Sunday, April 17, 2011

Common drug linked to hepatitis

Common drug linked to hepatitis
Julia Medew
April 18, 2011

A PAINKILLER commonly used in hospitals and ambulances may be causing hepatitis, especially in patients who receive multiple doses.

Three doctors yesterday reported in the Medical Journal of Australia that a 33-year-old Brisbane woman appeared to have developed hepatitis from three doses of the drug known as methoxyflurane or Penthrox.

She was given the drug during treatment to repair varicose veins and had no family history of liver disease or other known risk factors that could explain her illness.

Advertisement: Story continues below Doctors Kacey O'Rourke, Stuart McMaster and Karin Lust said similar cases of hepatitis after methoxyflurane had been found in women who had received the drug during labour.

Given the drug is widely used, the Royal Brisbane and Women's Hospital doctors said it was important for health professionals to know that repeated exposure could increase the risk of hepatitis. They also urged practitioners to report similar cases in future and to consider the drug as a possible cause of hepatitis in patients without any known risk factors.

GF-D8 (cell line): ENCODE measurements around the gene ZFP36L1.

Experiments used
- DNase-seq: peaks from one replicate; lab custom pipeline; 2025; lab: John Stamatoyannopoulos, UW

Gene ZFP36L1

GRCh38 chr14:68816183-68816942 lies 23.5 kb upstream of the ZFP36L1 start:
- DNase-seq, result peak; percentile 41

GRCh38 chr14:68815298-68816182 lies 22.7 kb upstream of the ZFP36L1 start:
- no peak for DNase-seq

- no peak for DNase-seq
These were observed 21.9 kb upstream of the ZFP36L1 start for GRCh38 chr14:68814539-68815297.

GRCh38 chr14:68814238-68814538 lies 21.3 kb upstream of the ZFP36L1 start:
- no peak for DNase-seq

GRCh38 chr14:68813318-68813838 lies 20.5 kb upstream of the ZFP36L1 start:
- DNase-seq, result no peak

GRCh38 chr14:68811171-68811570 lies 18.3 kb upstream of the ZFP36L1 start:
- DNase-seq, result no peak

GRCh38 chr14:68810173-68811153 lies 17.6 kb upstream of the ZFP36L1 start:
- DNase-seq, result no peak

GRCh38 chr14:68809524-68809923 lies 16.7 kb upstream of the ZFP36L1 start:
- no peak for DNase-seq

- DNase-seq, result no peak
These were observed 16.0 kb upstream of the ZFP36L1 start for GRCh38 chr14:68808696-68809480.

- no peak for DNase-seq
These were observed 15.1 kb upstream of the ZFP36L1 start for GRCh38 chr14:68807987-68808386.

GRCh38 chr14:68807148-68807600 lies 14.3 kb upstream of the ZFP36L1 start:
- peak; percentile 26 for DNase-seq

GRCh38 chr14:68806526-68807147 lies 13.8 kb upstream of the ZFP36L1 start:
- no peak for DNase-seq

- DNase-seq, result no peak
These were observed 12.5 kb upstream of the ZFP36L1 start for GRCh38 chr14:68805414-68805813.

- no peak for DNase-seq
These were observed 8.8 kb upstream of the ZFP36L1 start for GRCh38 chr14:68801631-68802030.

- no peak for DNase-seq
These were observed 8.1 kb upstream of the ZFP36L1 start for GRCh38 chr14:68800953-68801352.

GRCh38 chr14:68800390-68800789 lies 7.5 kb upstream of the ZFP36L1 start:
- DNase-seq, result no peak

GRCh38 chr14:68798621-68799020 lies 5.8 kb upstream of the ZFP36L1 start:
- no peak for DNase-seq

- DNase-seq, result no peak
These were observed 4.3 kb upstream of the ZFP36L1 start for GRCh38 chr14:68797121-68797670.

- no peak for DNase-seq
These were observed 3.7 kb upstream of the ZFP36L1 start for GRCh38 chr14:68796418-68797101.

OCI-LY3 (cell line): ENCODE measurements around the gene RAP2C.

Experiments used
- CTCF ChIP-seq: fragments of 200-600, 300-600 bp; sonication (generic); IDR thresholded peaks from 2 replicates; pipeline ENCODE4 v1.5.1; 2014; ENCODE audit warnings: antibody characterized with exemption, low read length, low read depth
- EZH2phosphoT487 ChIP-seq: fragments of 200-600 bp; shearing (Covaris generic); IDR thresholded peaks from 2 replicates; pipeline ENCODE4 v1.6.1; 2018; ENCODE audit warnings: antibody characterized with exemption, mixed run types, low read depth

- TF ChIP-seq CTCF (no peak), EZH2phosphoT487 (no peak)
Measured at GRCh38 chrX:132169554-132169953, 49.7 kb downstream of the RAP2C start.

Despite being banned for six years in the US due to safety concerns, Penthrox is widely used by paramedics in Australia and has recently been studied for use in children.

About 3 million doses have been dispensed in Australia over the past 30 years. In 2010 it became part of the pharmaceutical benefits scheme as an item available free for doctors' bags. However, Dr O'Rourke, Dr McMaster and Dr Lust said there was ''a paucity of data on its efficacy and safety''.

The American Food and Drug Administration banned methoxyflurane in 2005 because it was associated with serious, irreversible and even fatal kidney and liver damage.

A spokesman for Ambulance Victoria, James Howe, said the article would be reviewed. A spokesperson for Therapeutic Goods Administration, which investigates drug safety concerns, was unavailable to comment.

Hepatitis is inflammation of the liver and can be caused by viruses, alcohol, drugs and other toxins or less commonly by a breakdown in a person's immune system. There are five viruses that specifically cause hepatitis and it can be either an acute or chronic illness with varying recovery times.

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